Additionally, consider the evolution of motorist safety and automotive engineering, detailed in a recent 99 Percent Invisible episode. Car crashes were once considered solely the fault of the driver — the “nut behind the wheel.” After enough fatalities, the responsibility for preventing life-threatening incidents was shifted onto auto manufacturers, who redesigned their equipment. This podcast episode isn’t about, and therefore does not address, street design, which, of course, plays a significant role in road safety today. But it’s an instructive illustration of how factors bigger than an individual’s behavior came to be perceived as critical to solve. This changed the way we talk about auto safety, and we should think about the interplay between road-user behavior and street design in similarly structural terms.

Chuck Marohn wrote here in 2014:

Stop signs weren’t designed for cyclists. In fact, very little of our built environment was designed with cyclists in mind. What we have done [...] is developed a tolerance for cyclists, and that only with some heroic effort. Engineers now generally accept cyclists and have even created checklists to help us accommodate them — at least the skilled ones — at a minimal level in our current transportation system. Tolerating cyclists, and sometimes even attempting to accommodate them, is a far cry from designing systems based on their needs.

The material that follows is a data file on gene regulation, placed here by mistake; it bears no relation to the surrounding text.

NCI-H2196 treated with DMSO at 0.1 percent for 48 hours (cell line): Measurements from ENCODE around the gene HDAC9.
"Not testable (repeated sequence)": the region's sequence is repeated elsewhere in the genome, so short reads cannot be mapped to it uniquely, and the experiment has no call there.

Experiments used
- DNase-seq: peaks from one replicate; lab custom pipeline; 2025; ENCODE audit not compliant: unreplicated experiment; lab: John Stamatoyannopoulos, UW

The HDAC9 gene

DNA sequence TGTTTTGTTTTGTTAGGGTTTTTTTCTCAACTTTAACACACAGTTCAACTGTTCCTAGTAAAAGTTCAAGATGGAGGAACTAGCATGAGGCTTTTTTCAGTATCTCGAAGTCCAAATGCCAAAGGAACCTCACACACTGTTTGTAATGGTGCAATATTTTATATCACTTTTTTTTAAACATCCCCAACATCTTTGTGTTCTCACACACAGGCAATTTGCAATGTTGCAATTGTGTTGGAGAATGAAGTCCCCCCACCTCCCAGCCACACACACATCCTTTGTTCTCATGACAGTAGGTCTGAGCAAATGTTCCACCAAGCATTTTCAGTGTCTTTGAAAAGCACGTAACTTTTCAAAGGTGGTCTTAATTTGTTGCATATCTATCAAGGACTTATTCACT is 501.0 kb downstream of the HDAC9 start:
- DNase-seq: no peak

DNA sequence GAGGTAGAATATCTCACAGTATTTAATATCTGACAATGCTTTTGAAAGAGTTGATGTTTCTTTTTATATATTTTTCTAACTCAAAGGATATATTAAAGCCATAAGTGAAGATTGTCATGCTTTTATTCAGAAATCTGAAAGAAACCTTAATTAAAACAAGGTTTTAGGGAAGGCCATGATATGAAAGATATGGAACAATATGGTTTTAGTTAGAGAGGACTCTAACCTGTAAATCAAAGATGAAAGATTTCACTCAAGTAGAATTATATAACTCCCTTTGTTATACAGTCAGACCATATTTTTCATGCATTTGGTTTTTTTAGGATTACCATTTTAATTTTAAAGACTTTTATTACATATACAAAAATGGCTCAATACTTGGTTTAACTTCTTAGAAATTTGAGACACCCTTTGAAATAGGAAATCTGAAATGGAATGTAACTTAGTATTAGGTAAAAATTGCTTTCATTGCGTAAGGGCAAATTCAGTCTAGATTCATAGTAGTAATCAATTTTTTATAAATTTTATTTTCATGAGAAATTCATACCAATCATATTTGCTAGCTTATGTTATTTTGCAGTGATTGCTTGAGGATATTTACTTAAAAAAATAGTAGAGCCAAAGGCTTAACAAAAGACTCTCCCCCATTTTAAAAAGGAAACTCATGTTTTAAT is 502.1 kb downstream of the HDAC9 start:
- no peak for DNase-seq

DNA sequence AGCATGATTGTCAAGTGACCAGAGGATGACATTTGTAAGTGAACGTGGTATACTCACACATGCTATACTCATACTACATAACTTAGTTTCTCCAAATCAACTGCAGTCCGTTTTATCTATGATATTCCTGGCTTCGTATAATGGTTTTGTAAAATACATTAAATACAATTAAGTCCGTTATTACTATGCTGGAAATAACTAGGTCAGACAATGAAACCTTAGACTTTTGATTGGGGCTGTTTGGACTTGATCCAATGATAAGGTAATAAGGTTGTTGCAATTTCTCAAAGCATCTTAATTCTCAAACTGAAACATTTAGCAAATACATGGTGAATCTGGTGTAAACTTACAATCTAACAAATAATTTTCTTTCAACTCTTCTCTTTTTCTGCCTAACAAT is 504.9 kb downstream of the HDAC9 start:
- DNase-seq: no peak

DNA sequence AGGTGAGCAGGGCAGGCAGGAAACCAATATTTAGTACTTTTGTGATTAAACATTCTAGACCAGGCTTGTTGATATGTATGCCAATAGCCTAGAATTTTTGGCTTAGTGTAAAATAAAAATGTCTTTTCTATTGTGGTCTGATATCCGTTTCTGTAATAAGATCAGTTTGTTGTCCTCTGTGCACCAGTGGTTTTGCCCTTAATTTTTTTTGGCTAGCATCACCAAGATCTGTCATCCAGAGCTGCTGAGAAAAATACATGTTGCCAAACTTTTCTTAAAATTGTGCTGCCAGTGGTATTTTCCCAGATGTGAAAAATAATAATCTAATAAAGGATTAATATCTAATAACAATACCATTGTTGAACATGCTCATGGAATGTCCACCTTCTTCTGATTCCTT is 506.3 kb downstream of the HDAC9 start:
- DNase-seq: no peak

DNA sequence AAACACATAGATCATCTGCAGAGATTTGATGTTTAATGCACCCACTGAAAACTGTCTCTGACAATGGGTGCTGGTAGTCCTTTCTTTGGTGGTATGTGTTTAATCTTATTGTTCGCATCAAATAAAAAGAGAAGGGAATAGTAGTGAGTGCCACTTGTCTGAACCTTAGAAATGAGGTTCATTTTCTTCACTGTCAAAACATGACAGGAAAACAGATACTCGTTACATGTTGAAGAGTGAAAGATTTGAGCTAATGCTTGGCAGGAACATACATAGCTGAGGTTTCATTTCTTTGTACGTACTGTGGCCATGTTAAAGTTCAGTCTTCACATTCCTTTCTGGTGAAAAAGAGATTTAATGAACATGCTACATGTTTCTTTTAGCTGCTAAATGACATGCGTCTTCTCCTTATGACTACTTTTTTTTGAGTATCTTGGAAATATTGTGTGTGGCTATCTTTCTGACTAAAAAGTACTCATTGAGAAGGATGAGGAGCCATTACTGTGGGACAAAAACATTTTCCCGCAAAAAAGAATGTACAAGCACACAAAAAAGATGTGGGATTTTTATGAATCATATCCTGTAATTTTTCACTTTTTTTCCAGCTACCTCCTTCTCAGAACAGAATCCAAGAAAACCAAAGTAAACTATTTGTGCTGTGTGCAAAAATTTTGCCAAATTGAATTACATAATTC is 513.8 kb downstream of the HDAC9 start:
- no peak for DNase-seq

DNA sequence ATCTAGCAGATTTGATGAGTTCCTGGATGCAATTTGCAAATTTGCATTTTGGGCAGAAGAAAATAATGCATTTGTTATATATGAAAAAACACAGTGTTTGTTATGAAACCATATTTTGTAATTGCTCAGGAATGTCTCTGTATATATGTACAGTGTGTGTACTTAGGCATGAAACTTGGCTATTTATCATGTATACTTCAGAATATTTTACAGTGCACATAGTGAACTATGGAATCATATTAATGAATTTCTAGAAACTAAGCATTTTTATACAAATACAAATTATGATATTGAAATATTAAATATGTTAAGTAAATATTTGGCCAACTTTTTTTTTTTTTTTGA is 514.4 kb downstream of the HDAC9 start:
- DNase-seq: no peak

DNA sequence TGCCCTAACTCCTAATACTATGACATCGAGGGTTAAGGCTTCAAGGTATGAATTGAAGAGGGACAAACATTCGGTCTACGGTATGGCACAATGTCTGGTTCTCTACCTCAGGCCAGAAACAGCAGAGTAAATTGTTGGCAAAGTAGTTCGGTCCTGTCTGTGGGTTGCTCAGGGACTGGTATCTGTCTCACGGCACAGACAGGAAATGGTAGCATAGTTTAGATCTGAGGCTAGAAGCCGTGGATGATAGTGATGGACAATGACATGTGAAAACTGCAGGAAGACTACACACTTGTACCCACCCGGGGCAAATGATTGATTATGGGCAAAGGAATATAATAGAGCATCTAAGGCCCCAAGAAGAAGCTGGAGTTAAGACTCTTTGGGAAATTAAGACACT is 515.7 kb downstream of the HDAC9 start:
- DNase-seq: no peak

Very little has changed since then. Though streets for people have become increasingly widely accepted, there is still a cultural tendency to castigate those on bikes whose behavior is less than pure. Riding the wrong way might irk the living daylights out of fastidiously rule-abiding cyclists. But we shouldn’t deride it, or the people who do it, without simultaneously treating its prevalence as a referendum on our unacceptable, unsafe infrastructure.


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About the Author

Alex Baca has worked in journalism, bike advocacy, architecture, construction, and transportation in D.C., San Francisco, and Cleveland. She is currently the general manager of UHBikes, Cuyahoga County’s bikesharing system, and has written about all of the above for Washington City Paper, CityLab, The American Conservative, Slate, and Cleveland Magazine. She is pursuing a master of public administration and policy through The American University’s School of Public Affairs.